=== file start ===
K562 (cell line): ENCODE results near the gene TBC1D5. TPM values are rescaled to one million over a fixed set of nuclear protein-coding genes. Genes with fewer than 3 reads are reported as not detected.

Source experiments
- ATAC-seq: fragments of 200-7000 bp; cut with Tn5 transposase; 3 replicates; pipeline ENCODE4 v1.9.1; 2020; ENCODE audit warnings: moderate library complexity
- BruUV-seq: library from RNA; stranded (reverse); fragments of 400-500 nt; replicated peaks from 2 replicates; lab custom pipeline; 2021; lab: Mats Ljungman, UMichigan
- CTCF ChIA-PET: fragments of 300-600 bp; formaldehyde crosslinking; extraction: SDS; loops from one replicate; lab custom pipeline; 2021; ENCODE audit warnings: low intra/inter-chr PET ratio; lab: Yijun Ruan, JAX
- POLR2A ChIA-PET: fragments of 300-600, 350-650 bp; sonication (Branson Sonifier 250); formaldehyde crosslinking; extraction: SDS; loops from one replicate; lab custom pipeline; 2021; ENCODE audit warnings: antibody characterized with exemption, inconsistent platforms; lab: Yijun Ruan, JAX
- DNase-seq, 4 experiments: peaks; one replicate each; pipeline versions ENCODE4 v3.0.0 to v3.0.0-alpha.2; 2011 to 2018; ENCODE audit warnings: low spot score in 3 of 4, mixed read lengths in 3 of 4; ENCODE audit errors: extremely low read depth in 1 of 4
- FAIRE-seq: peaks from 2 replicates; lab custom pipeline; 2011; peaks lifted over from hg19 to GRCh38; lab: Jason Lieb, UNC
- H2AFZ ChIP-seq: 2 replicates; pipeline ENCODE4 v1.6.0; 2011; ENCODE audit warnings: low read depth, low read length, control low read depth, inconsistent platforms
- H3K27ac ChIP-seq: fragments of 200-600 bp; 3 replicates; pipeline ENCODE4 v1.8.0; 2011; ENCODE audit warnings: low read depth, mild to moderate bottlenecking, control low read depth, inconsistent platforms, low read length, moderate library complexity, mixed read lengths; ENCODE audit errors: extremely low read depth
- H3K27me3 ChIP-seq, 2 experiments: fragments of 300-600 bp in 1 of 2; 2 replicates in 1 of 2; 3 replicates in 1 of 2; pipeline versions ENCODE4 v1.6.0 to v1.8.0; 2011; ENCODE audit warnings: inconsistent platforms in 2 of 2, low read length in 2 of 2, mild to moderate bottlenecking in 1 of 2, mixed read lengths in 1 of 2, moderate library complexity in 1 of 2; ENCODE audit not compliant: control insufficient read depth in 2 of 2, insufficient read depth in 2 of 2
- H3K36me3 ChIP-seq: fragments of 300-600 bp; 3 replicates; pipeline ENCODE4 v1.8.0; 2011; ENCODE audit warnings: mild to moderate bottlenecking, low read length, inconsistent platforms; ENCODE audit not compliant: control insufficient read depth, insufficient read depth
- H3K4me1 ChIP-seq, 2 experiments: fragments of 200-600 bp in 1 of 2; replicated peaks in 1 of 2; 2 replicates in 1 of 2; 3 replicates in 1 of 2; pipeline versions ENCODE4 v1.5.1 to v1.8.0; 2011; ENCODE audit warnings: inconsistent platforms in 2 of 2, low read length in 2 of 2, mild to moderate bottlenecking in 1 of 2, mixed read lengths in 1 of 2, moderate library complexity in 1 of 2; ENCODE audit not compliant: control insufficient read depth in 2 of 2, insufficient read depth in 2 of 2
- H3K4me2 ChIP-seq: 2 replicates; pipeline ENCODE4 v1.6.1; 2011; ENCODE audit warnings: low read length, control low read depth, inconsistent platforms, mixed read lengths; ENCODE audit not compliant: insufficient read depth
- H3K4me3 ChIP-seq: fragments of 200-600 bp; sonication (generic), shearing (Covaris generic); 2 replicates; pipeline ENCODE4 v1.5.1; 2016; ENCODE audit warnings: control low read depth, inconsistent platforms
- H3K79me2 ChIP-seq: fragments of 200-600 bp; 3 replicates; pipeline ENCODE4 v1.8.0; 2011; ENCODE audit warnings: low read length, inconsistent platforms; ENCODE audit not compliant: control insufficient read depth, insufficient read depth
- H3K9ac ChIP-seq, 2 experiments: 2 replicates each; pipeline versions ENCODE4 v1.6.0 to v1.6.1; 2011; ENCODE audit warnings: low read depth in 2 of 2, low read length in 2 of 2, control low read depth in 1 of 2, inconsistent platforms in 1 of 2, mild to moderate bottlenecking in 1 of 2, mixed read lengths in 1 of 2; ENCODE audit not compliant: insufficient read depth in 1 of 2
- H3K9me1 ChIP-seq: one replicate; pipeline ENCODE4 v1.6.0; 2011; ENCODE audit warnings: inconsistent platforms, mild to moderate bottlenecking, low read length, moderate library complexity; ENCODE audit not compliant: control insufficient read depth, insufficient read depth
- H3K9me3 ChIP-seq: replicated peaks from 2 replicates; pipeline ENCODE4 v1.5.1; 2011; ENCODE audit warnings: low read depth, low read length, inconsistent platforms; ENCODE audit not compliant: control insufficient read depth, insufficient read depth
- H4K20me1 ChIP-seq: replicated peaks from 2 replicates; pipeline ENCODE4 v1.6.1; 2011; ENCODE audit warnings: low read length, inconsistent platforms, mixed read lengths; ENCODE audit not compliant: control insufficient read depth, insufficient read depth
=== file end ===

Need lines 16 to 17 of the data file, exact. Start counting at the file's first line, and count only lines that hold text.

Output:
- H3K79me2 ChIP-seq: fragments of 200-600 bp; 3 replicates; pipeline ENCODE4 v1.8.0; 2011; ENCODE audit warnings: low read length, inconsistent platforms; ENCODE audit not compliant: control insufficient read depth, insufficient read depth
- H3K9ac ChIP-seq, 2 experiments: 2 replicates each; pipeline versions ENCODE4 v1.6.0 to v1.6.1; 2011; ENCODE audit warnings: low read depth in 2 of 2, low read length in 2 of 2, control low read depth in 1 of 2, inconsistent platforms in 1 of 2, mild to moderate bottlenecking in 1 of 2, mixed read lengths in 1 of 2; ENCODE audit not compliant: insufficient read depth in 1 of 2